In practice, it doesn’t really work like that. The larger dividend paying companies may become a smaller percentage of the index, simply because others are growing in valuation and climbing in the index, but no selling needs to occur for this to happen. The only selling is due to takeovers/mergers or companies falling out of the top 200 for example. And by definition, once a company falls out of the top 200, it’s a very small company as it’s replaced by another very small company (not large cap dividend payers).

        So it can be a problem that there’s no quality filter to these things (apart from the market’s judgement) which then cause some value lost down the line if it turns out the market is wrong about certain companies. But it’s not the case that there’s constant buying/selling causing high turnover.

        It’s basically just companies climbing and falling in value naturally, just like holdings inside an LIC. Hope that makes sense.

        1. Dave,

          Thanks for your explanation on ETFs, I can see both your and Peter’s point of view. However, the other consideration I am trying to understand is what will happen if the size of the ETF decreases for some reason (perhaps general market turmoil or sector out of favour) there is a large net outflow of funds. If funds under management by the ETF decrease 10%, then won’t the ETF have to sell 10% of its holdings and thus incur capital gains?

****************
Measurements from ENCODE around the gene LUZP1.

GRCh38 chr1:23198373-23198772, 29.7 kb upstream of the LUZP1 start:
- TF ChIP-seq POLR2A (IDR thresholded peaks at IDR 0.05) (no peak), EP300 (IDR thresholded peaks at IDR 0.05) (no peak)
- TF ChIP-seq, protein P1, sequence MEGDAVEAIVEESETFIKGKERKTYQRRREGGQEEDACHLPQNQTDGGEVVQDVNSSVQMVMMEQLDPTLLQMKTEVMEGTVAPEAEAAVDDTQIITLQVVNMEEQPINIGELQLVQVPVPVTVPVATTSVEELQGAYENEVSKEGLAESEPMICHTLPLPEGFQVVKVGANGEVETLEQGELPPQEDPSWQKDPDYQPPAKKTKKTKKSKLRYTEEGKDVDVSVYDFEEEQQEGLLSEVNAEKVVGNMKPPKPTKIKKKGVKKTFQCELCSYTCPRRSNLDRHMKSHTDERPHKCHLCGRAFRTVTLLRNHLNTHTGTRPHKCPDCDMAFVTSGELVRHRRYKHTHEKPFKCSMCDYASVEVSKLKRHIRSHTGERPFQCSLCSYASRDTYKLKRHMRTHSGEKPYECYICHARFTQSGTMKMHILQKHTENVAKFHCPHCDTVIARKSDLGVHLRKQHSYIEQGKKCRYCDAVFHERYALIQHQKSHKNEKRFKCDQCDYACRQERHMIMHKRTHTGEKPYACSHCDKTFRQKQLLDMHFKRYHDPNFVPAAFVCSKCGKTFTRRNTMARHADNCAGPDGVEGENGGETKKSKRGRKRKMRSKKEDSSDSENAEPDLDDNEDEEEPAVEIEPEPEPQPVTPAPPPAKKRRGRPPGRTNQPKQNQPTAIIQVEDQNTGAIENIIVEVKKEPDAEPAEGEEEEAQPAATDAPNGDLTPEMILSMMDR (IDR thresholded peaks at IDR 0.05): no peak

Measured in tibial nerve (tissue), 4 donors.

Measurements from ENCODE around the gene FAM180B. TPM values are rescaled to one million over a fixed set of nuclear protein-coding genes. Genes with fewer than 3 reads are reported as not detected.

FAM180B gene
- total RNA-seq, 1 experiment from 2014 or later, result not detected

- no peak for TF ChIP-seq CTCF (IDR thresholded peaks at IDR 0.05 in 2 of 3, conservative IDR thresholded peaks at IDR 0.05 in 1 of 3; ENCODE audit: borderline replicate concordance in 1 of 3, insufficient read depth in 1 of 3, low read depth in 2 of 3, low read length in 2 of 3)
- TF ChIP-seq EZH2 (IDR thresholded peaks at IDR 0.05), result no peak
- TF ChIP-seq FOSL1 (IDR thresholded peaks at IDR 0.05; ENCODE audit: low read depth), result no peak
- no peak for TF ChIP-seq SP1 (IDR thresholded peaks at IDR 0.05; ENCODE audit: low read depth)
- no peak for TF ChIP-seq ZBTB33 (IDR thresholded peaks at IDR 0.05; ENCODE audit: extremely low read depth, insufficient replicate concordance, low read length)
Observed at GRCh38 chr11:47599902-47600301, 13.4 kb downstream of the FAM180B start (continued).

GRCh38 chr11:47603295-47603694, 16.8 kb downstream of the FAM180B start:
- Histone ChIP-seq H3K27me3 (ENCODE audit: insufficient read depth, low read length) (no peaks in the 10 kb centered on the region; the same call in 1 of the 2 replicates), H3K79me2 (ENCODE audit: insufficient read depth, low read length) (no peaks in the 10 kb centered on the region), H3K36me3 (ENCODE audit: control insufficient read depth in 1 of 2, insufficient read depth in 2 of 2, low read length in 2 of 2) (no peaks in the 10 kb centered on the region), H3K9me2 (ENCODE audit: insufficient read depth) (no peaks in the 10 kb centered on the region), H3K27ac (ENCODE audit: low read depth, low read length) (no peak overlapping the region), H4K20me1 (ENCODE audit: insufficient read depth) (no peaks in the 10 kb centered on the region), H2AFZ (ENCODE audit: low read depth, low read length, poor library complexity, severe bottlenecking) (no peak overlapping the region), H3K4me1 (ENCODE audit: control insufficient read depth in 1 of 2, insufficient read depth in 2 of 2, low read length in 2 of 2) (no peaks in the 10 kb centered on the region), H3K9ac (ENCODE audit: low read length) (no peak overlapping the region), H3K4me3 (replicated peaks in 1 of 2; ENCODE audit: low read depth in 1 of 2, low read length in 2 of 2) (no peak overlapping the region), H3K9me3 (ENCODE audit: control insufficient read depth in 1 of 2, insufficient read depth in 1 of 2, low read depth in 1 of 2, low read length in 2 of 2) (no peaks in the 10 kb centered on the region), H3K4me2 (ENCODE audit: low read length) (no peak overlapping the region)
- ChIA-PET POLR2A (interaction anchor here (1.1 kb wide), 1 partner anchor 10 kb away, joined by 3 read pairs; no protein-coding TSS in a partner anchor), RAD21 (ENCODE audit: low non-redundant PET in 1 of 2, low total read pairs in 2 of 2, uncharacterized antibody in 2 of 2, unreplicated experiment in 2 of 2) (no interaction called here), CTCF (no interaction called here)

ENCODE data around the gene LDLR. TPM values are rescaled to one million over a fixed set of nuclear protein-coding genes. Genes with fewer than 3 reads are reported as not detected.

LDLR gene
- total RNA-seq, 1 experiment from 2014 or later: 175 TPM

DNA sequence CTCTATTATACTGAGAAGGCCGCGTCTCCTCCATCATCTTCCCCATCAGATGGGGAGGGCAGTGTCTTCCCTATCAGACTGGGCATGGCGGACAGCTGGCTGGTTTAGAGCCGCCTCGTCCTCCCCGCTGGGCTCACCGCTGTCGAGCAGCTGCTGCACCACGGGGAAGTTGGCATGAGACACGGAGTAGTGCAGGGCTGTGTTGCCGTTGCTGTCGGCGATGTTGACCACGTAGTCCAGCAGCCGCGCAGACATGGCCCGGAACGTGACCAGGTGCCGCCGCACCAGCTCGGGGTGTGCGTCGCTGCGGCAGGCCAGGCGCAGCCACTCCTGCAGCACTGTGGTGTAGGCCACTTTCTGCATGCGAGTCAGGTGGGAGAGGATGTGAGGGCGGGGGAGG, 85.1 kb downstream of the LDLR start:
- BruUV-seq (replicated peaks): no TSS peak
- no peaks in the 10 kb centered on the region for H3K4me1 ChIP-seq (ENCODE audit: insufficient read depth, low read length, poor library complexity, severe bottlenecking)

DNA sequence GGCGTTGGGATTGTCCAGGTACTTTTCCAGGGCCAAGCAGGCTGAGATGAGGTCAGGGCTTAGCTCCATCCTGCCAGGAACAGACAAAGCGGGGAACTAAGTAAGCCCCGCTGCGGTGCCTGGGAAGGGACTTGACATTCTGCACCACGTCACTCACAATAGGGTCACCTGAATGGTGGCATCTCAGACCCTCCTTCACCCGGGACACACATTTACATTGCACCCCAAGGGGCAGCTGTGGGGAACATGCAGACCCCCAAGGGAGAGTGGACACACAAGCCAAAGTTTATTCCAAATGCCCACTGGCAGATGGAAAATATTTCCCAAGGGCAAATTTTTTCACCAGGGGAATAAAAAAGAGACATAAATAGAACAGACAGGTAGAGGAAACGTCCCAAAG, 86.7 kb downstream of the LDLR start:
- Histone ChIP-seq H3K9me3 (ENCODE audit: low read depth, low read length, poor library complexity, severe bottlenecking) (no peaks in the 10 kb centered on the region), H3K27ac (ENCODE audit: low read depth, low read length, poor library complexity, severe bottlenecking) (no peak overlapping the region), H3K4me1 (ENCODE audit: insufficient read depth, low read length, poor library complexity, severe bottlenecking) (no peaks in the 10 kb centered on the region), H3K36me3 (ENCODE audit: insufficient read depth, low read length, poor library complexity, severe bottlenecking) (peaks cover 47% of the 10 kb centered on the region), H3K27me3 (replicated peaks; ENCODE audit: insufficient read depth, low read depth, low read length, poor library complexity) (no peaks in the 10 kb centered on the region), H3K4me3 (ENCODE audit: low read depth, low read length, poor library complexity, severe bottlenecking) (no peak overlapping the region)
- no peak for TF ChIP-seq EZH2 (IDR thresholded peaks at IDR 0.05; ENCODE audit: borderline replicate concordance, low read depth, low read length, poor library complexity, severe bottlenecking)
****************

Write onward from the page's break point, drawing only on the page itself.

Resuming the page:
1. That’s a great question. It basically doesn’t happen as ETFs have had increasing flows for years upon years, but at some point it will happen, at least for a short while. There are a few things which would probably reduce the tax owing in that situation. The ETF would likely offload the shares it has acquired most recently (which may have no capital gains at all, or even losses). If more needed to be sold, they would manage it to create the smallest taxable gain while still keeping weightings accurate.